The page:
I suspect it was a little of both.

Don’t get me wrong. Lots of mistakes were made pre agile days. There was an idea of segregation between developer and tester in an attempt to avoid bias from developers. I’m glad we’ve gotten over that idea. But many of the mistakes we made in those days we’re still making now. Most software teams fail to understand testing and attempt to measure it using means that appear to have no direct correlation to quality. Many teams use measurement to lock down estimates as opposed to using them as a source of information for change. Go to an agile conference and count the number of talks on process and methodologies and frameworks. Look at today’s obsession with continuous delivery as a process. What happened to the people folks?

It’s easy to understand why. The agile manifesto is bloody hard to implement. Its much easier to point at a tool or a process and say “thats what we do” because its explicit, it’s easy to see. Programming & testing are human activities and are much harder to identify and talk about. It’s hard to describe and transfer these skills. The best way I know of is to actually perform the tasks.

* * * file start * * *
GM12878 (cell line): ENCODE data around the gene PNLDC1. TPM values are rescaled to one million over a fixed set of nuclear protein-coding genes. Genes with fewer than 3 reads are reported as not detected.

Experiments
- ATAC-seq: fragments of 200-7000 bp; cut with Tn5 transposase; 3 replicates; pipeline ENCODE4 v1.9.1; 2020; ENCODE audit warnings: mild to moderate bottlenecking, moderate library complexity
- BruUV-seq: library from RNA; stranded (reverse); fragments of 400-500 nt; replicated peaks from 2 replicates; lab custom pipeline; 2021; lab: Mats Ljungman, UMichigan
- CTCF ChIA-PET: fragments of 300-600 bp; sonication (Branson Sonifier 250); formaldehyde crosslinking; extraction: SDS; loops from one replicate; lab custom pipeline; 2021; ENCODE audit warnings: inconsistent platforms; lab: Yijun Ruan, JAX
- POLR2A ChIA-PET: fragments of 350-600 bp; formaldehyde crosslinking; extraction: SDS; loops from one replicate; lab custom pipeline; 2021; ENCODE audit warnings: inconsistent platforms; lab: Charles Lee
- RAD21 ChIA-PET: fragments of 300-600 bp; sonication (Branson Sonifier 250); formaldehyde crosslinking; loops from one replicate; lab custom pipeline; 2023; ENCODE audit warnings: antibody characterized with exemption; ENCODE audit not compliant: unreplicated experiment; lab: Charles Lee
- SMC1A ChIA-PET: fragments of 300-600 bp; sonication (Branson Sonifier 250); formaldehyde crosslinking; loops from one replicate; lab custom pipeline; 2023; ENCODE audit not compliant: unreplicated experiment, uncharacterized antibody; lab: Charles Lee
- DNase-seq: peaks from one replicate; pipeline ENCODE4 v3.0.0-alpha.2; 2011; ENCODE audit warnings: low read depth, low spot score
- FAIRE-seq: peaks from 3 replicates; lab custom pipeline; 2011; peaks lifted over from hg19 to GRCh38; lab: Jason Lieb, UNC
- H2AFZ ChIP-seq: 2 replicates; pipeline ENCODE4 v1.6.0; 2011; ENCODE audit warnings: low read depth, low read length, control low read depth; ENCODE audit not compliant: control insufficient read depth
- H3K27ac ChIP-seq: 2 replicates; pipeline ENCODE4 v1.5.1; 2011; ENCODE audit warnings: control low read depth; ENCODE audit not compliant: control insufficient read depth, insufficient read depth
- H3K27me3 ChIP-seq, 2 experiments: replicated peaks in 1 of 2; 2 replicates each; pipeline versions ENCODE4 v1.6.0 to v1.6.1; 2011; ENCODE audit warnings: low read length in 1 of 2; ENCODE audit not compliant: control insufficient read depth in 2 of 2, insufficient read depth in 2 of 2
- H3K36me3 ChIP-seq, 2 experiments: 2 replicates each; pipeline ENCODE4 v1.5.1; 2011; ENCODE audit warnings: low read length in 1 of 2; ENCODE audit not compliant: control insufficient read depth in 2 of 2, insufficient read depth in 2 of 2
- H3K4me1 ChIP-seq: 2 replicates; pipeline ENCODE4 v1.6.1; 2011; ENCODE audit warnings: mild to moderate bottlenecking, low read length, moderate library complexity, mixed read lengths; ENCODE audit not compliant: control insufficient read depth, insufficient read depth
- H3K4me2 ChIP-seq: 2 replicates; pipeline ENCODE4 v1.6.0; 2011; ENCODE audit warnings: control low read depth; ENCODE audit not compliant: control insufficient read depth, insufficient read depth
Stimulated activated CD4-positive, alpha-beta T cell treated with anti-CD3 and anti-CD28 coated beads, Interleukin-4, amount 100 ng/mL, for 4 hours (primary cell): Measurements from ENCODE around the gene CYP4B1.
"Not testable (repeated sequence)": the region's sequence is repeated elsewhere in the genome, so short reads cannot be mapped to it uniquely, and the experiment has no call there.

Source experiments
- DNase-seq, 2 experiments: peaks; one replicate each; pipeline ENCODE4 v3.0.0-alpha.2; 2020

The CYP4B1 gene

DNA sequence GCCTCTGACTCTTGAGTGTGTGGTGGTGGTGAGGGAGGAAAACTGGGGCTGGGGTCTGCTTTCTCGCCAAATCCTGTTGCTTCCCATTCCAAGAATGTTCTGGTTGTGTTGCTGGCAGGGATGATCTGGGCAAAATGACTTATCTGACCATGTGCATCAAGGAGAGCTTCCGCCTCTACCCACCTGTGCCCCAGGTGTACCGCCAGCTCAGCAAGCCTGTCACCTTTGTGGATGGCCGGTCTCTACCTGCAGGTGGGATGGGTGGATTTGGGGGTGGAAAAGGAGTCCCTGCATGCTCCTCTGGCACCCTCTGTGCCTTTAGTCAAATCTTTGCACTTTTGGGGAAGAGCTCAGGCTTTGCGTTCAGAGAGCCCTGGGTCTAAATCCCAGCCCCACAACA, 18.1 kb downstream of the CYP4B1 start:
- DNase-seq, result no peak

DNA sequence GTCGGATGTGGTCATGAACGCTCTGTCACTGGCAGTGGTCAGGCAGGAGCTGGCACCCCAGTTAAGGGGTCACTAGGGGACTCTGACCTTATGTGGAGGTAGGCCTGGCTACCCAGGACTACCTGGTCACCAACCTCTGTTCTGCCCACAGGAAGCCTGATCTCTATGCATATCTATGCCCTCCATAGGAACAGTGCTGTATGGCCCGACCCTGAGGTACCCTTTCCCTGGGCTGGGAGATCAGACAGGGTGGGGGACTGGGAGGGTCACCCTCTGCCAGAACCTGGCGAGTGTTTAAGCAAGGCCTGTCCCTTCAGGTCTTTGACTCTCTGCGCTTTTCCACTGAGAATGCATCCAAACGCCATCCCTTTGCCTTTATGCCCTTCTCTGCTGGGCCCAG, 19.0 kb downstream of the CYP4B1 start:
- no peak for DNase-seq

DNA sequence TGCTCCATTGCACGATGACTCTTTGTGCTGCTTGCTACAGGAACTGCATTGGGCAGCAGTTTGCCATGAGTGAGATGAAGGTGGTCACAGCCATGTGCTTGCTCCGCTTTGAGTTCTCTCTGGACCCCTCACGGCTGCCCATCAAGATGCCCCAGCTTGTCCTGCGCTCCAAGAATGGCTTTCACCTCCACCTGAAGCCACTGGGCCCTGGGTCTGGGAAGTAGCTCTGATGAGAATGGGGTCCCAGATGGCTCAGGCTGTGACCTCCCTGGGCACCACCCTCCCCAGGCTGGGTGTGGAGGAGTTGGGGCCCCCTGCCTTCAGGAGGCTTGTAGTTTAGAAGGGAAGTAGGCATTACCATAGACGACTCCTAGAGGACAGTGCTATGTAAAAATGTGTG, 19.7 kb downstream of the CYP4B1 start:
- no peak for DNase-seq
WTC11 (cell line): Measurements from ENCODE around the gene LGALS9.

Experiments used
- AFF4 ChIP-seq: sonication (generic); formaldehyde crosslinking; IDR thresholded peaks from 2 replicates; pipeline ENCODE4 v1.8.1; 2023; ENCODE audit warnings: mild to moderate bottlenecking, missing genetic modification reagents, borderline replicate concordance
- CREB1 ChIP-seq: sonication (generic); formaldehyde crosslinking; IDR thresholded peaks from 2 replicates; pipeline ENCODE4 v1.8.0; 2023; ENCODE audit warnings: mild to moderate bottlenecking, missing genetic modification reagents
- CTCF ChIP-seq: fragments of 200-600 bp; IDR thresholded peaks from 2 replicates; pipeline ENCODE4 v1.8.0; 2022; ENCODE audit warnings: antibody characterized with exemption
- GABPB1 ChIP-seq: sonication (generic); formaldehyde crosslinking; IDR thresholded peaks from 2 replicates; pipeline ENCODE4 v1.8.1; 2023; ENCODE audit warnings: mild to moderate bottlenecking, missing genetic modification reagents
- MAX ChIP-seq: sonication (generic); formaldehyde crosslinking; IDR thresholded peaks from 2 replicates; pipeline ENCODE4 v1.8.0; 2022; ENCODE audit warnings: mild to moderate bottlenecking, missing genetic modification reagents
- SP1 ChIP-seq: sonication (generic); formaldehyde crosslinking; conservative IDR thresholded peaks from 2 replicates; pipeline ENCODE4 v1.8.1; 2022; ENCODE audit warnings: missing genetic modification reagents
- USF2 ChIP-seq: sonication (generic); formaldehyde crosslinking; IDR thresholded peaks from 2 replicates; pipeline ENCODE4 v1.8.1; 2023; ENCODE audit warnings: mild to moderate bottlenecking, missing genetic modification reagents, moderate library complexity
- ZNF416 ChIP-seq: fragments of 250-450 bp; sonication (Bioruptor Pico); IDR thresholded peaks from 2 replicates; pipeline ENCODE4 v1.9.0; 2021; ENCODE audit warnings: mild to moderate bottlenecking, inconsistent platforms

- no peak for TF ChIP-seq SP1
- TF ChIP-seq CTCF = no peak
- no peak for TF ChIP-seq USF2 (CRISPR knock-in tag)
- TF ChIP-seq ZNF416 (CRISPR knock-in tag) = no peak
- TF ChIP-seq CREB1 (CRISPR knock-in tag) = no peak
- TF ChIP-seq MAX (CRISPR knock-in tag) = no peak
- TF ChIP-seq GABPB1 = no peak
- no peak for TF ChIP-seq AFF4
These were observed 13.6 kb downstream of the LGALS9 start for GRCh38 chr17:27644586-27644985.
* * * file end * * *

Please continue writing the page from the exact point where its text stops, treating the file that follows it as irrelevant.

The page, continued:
We need a little more humility in acknowledging the great shoulders that agile stands on. Its simplistic to identify in hindsight a ‘waterfall’ mindset. Such a thing did not exist. Instead lets view them as the agile manifesto encourages us to do, to view them as people attempting to deliver quality software just like we are attempting to do today.

Where have all the good jobs gone?

If you follow and believe the twitter conversations, it seems that the main reason for getting ISTQB certification is to pass the screening when applying for work. No ISTQB? No interview!

My personal experience has been that yes, on one or two occasions I’ve failed to be interviewed based on lack of certification. Rather then see this as a negative, I see this as a blessing. After all, if your idea of a tester is that narrow, then I’m probably not suited to your company. On occasion I’ve cited ‘NO CERT’! to justify why I can’t apply for a role. “I’m so sorry, I’m not ISTQB certified…” as I edge my way to the door.